The morning after the bombing of the Manchester Arena has left the city's residents jumpy.

On Tuesday morning, the streets in Manchester city centre were eerily silent.

The commuter hub of Victoria Station - which backs onto the arena - was closed as police combed the area for clues, and despite Mayor Andy Burnham’s line of "business as usual", it looked like people were staying away.

Manchester Arena is the second largest indoor concert venue in Europe. With a capacity crowd of 18,000, on Monday night the venue was packed with young people from around the country - at least 22 of whom will never come home. At around 10.33pm, a suicide bomber detonated his device near the exit. Among the dead was an eight-year-old girl. Many more victims remain in hospital. 

Those Mancunians who were not alerted by the sirens woke to the news of their city's worst terrorist attack. Still, as the day went on, the city’s hubbub soon returned and, by lunchtime, there were shoppers and workers milling around Exchange Square and the town hall.

Tourists snapped images of the Albert Square building in the sunshine, and some even asked police for photographs like any other day.

But throughout the morning there were rumours and speculation about further incidents - the Arndale Centre was closed for a period after 11.40am while swathes of police descended, shutting off the main city centre thoroughfare of Market Street.

Corporation Street - closed off at Exchange Square - was at the centre of the city’s IRA blast. A postbox which survived the 1996 bombing stood in the foreground while officers stood guard, police tape fluttering around cordoned-off spaces.

It’s true that the streets of Manchester have known horror before, but not like this.

I spoke to students Beth and Melissa who were in the bustling centre when they saw people running from two different directions.

They vanished and ducked into River Island, when an alert came over the tannoy, and a staff member herded them through the back door onto the street.

“There were so many police stood outside the Arndale, it was so frightening,” Melissa told me.

“We thought it will be fine, it’ll be safe after last night. There were police everywhere walking in, and we felt like it would be fine.”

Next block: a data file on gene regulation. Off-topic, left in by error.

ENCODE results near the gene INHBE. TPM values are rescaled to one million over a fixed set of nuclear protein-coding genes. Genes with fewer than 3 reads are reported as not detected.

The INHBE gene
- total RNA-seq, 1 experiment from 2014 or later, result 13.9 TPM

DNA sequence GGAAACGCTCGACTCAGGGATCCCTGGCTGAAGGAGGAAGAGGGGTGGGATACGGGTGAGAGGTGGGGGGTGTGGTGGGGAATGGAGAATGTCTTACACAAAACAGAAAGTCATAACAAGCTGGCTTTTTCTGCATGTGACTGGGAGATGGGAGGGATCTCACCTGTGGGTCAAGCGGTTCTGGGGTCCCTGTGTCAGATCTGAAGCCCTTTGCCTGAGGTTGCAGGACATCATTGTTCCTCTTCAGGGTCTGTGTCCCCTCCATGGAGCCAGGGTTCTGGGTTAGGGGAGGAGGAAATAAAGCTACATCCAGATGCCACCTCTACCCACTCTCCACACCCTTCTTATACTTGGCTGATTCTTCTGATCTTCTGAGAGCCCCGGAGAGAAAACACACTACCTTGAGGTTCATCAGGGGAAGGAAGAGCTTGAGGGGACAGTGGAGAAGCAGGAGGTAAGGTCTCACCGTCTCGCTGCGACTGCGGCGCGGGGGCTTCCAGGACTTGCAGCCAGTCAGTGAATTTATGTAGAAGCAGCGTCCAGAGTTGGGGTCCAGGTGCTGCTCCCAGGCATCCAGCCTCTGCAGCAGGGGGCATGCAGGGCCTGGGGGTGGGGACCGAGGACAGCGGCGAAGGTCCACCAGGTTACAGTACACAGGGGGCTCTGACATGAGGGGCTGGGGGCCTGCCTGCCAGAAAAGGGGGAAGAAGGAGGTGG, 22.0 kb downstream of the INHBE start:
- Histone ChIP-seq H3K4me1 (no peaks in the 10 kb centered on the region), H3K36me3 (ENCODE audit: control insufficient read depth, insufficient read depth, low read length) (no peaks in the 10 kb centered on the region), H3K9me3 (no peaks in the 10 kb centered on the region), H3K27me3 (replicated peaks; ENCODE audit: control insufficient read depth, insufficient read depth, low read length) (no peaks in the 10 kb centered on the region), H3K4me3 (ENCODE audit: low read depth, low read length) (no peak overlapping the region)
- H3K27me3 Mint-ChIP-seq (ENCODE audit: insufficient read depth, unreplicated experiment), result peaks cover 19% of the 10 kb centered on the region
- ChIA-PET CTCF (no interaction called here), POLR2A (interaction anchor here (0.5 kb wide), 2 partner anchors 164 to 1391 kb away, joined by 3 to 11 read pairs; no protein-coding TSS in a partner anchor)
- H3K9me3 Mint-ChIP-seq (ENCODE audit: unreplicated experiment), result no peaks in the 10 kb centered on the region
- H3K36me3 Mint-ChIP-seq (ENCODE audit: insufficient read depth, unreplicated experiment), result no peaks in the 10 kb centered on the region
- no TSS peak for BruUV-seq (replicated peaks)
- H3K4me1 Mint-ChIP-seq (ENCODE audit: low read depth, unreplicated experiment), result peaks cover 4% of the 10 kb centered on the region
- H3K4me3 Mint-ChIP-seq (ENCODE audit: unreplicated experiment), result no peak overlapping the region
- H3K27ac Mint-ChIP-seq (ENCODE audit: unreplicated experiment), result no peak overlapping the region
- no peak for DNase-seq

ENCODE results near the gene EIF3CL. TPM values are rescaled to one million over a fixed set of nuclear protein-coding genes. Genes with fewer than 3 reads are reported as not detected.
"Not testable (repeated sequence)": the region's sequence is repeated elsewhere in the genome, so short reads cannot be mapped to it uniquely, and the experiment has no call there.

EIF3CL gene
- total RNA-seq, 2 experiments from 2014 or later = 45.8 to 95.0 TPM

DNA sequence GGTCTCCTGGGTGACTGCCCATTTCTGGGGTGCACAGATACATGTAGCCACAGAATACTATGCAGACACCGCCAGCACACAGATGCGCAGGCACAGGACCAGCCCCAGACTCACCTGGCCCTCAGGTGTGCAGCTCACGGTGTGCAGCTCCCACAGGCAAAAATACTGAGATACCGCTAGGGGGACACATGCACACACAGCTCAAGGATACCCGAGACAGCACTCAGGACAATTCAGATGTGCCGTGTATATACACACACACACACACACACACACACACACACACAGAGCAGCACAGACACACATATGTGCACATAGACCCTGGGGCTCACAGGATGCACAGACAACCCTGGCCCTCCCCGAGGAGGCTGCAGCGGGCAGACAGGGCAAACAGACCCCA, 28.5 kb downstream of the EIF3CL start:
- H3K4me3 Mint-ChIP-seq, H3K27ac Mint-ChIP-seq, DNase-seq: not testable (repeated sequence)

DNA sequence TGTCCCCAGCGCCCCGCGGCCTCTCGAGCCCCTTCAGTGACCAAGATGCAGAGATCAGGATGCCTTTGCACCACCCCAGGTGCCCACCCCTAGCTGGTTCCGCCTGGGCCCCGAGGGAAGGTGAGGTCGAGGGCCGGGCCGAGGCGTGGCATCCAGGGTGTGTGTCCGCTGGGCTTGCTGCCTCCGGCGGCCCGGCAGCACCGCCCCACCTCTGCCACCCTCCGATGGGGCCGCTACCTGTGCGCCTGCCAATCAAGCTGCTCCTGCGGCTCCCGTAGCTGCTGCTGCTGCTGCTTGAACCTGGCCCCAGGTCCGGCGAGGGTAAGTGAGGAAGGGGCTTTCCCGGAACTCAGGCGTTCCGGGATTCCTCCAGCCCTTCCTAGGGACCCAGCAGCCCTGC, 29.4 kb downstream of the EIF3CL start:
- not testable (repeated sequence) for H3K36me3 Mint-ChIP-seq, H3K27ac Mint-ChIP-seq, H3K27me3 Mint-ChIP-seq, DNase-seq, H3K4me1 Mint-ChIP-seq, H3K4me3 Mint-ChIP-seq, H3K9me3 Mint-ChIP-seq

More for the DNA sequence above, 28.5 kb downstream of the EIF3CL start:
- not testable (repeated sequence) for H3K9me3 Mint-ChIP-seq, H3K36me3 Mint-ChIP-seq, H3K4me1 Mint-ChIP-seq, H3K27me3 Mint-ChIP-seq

Beth said that they had planned a day of shopping, and weren’t put off by the attack.

“We heard about the arena this morning but we decided to come into the city, we were watching it all these morning, but you can’t let this stop you.”

They remembered the 1996 Arndale bombing, but added: “we were too young to really understand”.

And even now they’re older, they still did not really understand what had happened to the city.

“Theres nowhere to go, where’s safe? I just want to go home,” Melissa said. “I just want to be anywhere that’s not Manchester.”

Manchester has seen this sort of thing before - but so long ago that the stunned city dwellers are at a loss. In a city which feels under siege, no one is quite sure how anyone can keep us safe from an unknown threat

“We saw armed police on the streets - there were loads just then," Melissa said. "I trust them to keep us safe.”

But other observers were less comforted by the sign of firearms.

Ben, who I encountered standing outside an office block on Corporation Street watching the police, was not too forthcoming, except to say “They don’t know what they’re looking for, do they?” as I passed.

The spirit of the city is often invoked, and ahead of a vigil tonight in Albert Square, there will be solidarity and strength from the capital of the North.

But the community values which Mancunians hold dear are shaken to the core by what has happened here.